Despite having no recollection, he still says that CKA would not have discussed child abuse at this meeting, because he would have remembered it.

One meeting was in July 1984 and another was the following month, August 1984.

The same day as the July meeting, Appleby’s diary records a meeting a few hours later with the then dean Graeme Lawrence.

Appleby agreed he would have met Lawrence, but has no memory of the meeting except to say it was “definitely not” about child sexual abuse.

Sharp asked Appleby why he had expressed “intense embarrassment” about finding that his original statement to the commission had said the meetings did not happen. He said it was a “careless mistake” that he did not find the meetings when going through the 1000 pages that constituted three years of relevant diaries.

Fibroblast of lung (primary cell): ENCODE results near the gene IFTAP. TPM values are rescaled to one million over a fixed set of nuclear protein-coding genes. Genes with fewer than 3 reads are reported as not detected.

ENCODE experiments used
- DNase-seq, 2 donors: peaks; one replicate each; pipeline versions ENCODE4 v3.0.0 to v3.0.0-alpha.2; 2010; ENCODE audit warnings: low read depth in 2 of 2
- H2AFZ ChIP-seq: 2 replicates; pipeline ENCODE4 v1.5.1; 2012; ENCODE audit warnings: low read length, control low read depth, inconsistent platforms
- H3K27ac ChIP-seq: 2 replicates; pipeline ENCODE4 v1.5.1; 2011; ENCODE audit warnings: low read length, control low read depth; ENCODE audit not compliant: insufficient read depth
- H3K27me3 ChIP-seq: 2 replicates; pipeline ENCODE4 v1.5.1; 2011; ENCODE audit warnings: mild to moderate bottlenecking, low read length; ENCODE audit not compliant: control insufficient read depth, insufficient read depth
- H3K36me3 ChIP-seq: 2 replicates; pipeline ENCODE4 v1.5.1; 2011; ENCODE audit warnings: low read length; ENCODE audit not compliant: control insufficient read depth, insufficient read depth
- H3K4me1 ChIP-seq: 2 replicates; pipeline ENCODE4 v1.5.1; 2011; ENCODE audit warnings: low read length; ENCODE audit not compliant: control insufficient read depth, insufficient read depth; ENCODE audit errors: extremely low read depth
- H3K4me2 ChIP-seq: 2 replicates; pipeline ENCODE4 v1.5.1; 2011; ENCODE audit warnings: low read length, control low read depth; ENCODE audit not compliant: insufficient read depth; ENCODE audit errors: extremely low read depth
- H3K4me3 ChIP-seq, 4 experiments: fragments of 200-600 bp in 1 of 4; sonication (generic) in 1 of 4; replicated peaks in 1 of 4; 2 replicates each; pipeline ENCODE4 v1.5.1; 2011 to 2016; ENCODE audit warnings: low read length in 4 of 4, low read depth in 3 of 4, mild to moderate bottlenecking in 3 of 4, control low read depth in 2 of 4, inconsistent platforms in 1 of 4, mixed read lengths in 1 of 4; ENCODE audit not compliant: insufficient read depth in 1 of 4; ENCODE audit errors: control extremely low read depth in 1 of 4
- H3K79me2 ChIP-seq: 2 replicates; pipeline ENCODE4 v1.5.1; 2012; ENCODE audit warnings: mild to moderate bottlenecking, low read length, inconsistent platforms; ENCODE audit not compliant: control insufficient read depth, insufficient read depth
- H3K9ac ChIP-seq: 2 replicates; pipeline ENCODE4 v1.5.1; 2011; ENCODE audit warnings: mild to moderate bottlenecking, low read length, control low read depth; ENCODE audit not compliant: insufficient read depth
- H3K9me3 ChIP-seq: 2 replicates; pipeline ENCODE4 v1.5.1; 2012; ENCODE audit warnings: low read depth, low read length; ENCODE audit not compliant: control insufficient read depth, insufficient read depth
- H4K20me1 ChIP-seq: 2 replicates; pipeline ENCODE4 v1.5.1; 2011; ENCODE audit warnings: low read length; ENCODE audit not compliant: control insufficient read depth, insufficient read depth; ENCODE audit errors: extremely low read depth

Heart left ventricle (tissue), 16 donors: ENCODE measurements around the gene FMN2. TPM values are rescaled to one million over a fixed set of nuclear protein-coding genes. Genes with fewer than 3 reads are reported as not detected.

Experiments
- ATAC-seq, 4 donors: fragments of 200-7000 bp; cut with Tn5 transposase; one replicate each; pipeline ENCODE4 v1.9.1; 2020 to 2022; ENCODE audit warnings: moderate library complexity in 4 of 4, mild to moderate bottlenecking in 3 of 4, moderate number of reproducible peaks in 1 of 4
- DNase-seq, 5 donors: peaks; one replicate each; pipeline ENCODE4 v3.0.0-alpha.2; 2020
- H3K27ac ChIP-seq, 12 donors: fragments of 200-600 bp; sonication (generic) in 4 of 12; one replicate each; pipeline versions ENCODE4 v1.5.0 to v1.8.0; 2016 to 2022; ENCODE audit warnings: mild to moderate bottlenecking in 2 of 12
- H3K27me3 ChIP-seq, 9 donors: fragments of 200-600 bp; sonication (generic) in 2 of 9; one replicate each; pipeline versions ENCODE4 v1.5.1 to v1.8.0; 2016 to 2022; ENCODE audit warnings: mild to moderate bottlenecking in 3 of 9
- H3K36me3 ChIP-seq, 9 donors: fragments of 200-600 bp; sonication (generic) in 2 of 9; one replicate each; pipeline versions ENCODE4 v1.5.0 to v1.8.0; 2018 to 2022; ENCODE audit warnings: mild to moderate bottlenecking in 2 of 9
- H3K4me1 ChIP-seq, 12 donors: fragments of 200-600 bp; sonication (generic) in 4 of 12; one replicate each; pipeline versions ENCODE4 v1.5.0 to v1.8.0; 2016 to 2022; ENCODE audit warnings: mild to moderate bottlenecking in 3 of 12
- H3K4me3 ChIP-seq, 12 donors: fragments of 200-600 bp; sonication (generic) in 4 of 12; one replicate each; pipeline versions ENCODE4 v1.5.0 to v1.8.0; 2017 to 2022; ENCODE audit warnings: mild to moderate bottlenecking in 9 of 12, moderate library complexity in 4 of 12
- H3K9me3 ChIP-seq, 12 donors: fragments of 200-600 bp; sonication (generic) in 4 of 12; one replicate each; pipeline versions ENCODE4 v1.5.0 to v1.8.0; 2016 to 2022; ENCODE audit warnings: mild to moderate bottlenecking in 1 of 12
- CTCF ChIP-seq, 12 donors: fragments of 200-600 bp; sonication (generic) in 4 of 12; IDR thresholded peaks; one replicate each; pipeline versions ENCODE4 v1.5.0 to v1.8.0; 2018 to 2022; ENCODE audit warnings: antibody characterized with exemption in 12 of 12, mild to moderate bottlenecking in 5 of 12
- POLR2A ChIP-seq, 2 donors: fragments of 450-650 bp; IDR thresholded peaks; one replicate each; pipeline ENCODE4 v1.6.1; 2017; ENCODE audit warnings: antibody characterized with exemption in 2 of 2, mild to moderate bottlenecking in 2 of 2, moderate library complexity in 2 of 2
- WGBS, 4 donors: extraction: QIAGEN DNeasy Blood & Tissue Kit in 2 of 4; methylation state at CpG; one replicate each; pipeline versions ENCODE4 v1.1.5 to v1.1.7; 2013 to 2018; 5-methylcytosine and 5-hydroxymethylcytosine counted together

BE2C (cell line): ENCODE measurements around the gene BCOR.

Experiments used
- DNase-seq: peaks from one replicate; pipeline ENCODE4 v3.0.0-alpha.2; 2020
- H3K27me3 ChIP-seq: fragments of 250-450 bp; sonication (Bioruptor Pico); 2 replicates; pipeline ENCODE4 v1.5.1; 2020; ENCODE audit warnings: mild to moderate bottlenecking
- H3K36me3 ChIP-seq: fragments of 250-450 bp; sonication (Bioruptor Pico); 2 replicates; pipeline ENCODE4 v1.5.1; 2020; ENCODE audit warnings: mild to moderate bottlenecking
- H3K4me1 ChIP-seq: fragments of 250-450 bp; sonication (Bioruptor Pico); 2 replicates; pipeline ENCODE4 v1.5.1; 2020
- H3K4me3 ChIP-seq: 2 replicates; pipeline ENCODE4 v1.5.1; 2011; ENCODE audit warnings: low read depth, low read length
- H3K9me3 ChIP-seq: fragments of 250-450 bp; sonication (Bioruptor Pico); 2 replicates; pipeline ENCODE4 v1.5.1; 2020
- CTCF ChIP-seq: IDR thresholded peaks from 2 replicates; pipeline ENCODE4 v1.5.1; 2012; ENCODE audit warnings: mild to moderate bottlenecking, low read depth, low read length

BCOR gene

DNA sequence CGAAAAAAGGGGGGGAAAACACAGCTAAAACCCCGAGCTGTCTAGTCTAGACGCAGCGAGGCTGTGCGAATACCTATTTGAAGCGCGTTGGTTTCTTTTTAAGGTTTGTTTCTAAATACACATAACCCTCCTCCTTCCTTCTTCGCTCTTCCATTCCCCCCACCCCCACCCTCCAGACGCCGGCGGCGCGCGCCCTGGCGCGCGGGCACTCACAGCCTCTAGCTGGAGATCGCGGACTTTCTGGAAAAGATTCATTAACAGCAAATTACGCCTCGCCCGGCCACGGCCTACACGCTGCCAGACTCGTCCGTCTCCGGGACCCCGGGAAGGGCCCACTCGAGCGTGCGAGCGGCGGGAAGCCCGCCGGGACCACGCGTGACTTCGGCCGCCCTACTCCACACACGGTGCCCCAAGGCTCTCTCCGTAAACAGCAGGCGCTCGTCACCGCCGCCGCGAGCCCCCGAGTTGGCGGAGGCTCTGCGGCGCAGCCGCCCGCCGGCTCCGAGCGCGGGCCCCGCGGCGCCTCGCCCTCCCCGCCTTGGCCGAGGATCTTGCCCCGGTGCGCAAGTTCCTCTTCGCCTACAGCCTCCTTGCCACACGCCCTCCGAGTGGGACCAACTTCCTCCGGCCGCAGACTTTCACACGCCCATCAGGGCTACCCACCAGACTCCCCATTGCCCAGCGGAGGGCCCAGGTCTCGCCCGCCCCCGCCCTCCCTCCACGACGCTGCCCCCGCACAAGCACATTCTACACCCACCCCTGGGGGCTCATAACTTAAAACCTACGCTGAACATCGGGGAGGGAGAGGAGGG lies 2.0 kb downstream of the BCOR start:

He was also asked about a 1987 reference to a meeting involving lay figure Jim Brown. Again, Appleby accepted that this meeting probably happened, although he could not recall it, and that it would not have involved allegations that Brown had sexually abused a child because he did not learn of that until after he had retired.

In rrelation to CKA, Appleby told the commission that he in “no way” moved from his original evidence that if he did meet with CKA it was not about abuse by a priest because he would have reported it and remembered it.

He still insisted that it was most likely to be about “trauma” at CKA’s parish, which was upsetting a great number of parishioners, including CKA’s family.

He denied he was protecting himself by giving evidence the way he had.

Giving his evidence by telephone from rural England, Appleby was excused at about 10.30am, with former dean Graeme Lawrence resuming his evidence from last Friday.